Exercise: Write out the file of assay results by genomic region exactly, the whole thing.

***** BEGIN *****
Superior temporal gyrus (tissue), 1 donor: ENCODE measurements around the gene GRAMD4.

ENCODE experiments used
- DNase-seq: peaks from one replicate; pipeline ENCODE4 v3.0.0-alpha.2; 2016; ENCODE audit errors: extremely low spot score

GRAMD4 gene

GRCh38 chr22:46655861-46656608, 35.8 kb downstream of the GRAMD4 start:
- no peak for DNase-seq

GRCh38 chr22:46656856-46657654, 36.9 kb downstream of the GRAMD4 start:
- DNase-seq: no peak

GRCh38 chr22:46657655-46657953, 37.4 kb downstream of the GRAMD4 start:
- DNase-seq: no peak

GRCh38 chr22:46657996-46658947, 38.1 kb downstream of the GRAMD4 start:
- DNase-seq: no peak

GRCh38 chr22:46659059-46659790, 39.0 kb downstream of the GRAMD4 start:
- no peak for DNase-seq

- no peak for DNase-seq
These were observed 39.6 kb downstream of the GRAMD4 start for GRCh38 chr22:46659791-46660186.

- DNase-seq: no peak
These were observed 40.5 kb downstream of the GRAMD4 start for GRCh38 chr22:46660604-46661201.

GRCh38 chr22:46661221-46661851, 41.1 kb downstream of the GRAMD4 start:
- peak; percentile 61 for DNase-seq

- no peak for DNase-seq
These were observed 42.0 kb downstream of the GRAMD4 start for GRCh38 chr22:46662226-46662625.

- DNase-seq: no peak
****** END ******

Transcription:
Superior temporal gyrus (tissue), 1 donor: ENCODE measurements around the gene GRAMD4.

ENCODE experiments used
- DNase-seq: peaks from one replicate; pipeline ENCODE4 v3.0.0-alpha.2; 2016; ENCODE audit errors: extremely low spot score

GRAMD4 gene

GRCh38 chr22:46655861-46656608, 35.8 kb downstream of the GRAMD4 start:
- no peak for DNase-seq

GRCh38 chr22:46656856-46657654, 36.9 kb downstream of the GRAMD4 start:
- DNase-seq: no peak

GRCh38 chr22:46657655-46657953, 37.4 kb downstream of the GRAMD4 start:
- DNase-seq: no peak

GRCh38 chr22:46657996-46658947, 38.1 kb downstream of the GRAMD4 start:
- DNase-seq: no peak

GRCh38 chr22:46659059-46659790, 39.0 kb downstream of the GRAMD4 start:
- no peak for DNase-seq

- no peak for DNase-seq
These were observed 39.6 kb downstream of the GRAMD4 start for GRCh38 chr22:46659791-46660186.

- DNase-seq: no peak
These were observed 40.5 kb downstream of the GRAMD4 start for GRCh38 chr22:46660604-46661201.

GRCh38 chr22:46661221-46661851, 41.1 kb downstream of the GRAMD4 start:
- peak; percentile 61 for DNase-seq

- no peak for DNase-seq
These were observed 42.0 kb downstream of the GRAMD4 start for GRCh38 chr22:46662226-46662625.

- DNase-seq: no peak